P.G. Wodehouse is well known as the author of some of the most ghastly and terrifying aunts ever committed to paper. For this particular gift to literature, he is beloved by some and despised by others as an apparent misogynist. Both attitudes are ridiculous. Wodehouse was wonderfully egalitarian in his comedy — anyone can be a stinker in his fictional world. One might even argue that his fictional fathers are a good deal worse than the aunts.
One of the foulest examples of the species is J. Washburn Stoker.
He was a cove who always reminded me of a pirate of the Spanish Main – a massive blighter and piercing-eyed, to boot. So far from laughing at the sight of him, I had never yet failed to feel absolutely spineless in his presence.
In Thank You, Jeeves he keeps his daughter Pauline a prisoner on his yacht, and kidnaps Bertie Wooster with the intention of forcing them to marry.
My circle of friends is crammed with fellows who would consider it dashed diverting to bung you into a room and lock the door. But on the present occasion I could not see this being the solution. There was nothing roguish about old Stoker. Whatever view you might take of this fishy-eyed man, you would never call him playful. If Pop Stoker put his guests in cold storage, his motive in so doing was sinister.
Bertie Wooster compares this Stoker menace — in a conversation with his daughter Emerald — with another foul specimen of fatherhood, Sir Watkyn Bassett.
We now come to Sir Watkyn Bassett, Madeline’s father.’
‘Yes, she mentioned her father.’
‘And well she might.’
‘What’s he like?’
‘One of those horrors from outer space. It may seem a hard thing to say of any man, but I would rank Sir Watkyn Bassett as an even bigger stinker than your father.’
‘Would you call Father a stinker?’
‘Not to his face, perhaps.’
‘He thinks you’re crazy.’
‘Bless his old heart.’
‘And you can’t say he’s wrong. Anyway, he’s not so bad, if you rub him the right way.’
‘Very possibly, but if you think a busy man like myself has time to go rubbing your father, either with or against the grain, you are greatly mistaken.
Pop Bassett is a recurring source of unpleasantness in Bertie’s life, as one might expect from the sort of man who keeps willing company with an amateur dictator like Roderick Spode. As a father he’s far from ideal — objecting to both Gussie Fink-Nottle and Bertram Wooster (who have their faults, but are essentially harmless) as potential son-in-laws, but pleased at the prospect of Madeline marrying Spode.
While some Wodehouse characters are hampered by an unpleasant father, others are regrettably inclined to follow in their footsteps. Like Sir Jaklyn Warner, Baronet in Bachelors Anonymous.
With those who had known them both it was a constant source of debate as to whether Jaklyn was or was not a more slippery character than his late father. Some said Yes, some said No, but it was agreed that it was a close thing, and the opinion of those who had suffered at their hands that the crookedness of each was such as to enable him to hide at will behind a spiral staircase was universally held.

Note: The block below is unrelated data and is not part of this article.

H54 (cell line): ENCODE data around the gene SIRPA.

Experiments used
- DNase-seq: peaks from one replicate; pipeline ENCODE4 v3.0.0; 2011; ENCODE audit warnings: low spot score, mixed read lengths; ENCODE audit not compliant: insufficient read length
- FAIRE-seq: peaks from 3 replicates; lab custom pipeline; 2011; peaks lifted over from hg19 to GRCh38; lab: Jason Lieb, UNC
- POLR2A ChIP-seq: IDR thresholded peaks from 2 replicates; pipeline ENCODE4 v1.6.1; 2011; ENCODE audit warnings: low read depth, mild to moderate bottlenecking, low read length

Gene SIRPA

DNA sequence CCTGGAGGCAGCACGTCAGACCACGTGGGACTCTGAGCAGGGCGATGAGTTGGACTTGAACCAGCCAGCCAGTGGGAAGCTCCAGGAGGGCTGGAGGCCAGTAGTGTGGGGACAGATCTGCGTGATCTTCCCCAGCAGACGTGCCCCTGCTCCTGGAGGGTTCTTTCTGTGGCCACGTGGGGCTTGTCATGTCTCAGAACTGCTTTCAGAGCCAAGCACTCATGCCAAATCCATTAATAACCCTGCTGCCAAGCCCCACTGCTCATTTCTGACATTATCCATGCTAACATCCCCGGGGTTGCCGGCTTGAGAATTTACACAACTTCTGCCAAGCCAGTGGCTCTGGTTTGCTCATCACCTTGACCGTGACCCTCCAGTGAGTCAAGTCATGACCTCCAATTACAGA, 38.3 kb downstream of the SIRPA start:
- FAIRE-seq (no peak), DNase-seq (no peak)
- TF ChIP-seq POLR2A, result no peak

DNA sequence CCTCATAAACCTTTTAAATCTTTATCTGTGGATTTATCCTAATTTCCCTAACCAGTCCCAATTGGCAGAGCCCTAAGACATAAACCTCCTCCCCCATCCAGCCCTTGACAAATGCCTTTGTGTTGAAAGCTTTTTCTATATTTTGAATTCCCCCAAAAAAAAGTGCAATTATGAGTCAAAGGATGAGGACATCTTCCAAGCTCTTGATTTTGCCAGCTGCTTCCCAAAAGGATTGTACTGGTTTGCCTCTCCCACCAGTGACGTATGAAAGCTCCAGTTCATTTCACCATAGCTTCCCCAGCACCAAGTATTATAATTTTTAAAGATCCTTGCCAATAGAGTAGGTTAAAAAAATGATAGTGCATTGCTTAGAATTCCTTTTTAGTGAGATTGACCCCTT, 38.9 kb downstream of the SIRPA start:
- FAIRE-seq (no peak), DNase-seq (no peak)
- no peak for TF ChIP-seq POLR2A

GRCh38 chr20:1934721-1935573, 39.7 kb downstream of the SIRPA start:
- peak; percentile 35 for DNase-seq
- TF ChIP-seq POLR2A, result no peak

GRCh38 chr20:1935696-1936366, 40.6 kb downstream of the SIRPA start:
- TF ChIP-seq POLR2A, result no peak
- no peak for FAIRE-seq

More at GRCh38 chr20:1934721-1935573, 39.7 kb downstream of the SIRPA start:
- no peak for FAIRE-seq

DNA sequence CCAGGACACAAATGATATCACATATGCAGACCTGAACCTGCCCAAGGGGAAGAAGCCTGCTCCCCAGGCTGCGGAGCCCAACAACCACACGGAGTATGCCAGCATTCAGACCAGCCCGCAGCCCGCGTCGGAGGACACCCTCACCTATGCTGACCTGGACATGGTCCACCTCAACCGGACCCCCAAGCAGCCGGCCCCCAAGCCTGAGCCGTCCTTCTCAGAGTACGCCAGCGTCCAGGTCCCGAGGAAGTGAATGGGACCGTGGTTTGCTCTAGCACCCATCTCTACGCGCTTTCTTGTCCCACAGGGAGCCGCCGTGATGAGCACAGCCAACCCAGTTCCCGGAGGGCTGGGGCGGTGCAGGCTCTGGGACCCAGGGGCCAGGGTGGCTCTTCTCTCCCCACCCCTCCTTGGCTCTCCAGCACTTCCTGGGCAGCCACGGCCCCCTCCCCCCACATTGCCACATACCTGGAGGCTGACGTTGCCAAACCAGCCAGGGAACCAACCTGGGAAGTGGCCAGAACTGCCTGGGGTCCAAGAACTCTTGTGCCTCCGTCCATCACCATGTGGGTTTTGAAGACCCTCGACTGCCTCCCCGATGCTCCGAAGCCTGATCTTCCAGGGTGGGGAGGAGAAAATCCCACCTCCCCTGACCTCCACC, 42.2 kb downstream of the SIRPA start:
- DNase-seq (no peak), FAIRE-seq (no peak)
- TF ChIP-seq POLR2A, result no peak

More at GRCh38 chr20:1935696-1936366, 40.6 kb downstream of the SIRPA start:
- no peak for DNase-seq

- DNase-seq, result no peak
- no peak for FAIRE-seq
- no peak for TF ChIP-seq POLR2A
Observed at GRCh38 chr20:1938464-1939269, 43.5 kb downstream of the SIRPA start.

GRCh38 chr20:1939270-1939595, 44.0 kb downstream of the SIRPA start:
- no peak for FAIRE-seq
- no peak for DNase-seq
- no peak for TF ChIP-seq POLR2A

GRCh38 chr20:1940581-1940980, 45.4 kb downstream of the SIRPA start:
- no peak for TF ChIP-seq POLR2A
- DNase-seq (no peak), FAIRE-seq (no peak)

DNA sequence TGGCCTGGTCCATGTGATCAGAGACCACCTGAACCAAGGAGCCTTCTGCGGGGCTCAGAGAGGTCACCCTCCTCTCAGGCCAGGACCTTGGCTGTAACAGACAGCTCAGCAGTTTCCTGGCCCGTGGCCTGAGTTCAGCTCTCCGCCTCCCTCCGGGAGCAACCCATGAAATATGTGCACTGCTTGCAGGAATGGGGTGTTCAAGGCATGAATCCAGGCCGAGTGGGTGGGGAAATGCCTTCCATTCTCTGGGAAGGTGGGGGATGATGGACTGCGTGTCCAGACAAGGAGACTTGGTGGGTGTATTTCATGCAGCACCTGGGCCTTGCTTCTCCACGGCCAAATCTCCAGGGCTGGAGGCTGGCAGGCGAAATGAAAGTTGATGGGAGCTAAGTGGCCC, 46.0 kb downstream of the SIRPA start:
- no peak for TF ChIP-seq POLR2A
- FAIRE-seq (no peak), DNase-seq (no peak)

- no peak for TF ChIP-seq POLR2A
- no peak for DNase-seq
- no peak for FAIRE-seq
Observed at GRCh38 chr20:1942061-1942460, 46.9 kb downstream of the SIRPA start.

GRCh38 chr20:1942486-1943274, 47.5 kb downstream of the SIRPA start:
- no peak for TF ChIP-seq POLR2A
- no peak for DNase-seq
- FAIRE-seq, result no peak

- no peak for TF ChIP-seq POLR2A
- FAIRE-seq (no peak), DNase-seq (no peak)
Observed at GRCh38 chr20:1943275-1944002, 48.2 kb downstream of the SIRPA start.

Lady Florence Craye also takes after her father, Lord Worplesdon. Local constabulary Stilton Cheesewright describes him as ‘..a menace to the community and would be directly responsible if half the population of Steeple Bumpleigh were murdered in their beds’ (Joy in the Morning).
Bertie Wooster is similarly scathing about him.
This Lord Worplesdon was Florence’s father. He was the old buster who, a few years later, came down to breakfast one morning, lifted the first cover he saw, said ‘Eggs! Eggs! Damn all eggs!’ in an overwrought sort of voice, and instantly legged it for France, never to return to the bosom of the family. This, mind you, being a bit of luck for the bosom of the family, for old Worplesdon had the worst temper in the county.
The Worplesdon case provides us with an example to test my original premise that Wodehouse was even-handed in his treatment of the sexes, because Worplesdon later marries the most famous of all Wodehouse Aunts — Bertie Wooster’s Aunt Agatha. Bertie weighs the merits of both stinkers, and is inclined to call the thing a tie.
When, about eighteen months before, news had reached me through well-informed channels that my Aunt Agatha, for many years a widow, or derelict, as I believe it is called, was about to take another pop at matrimony, my first emotion, as was natural in the circumstances, had been a gentle pity for the unfortunate goop slated to step up the aisle with her – she, as you are aware, being my tough aunt, the one who eats broken bottles and conducts human sacrifices by the light of the full moon.
But when details began to come in, and I discovered that the bimbo who had drawn the short straw was Lord Worplesdon, the shipping magnate, this tender commiseration became sensibly diminished. The thing, I felt, would be no walkover. Even if in the fullness of time she wore him down and at length succeeded in making him jump through hoops, she would know she had been in a fight.
All this might lead you to think that Wodehouse had some sort of grudge against fathers, but, just as he gave Bertie a ‘good and deserving’ Aunt Dahlia, he created plenty of fine father figures too. No fathers, daughters, aunts or nephews were harmed in the creation of his comic art. They exist purely to delight us. Thank you, Wodehouse.
The last word for today, I leave to Monty Bodkin.
‘Must stop now. Getting late. All my love. Remember me to your father and tell him I hope he chokes.’
P.S. Happy Fathers Day to my own Dad, who is neither a blighter, nor a stinker.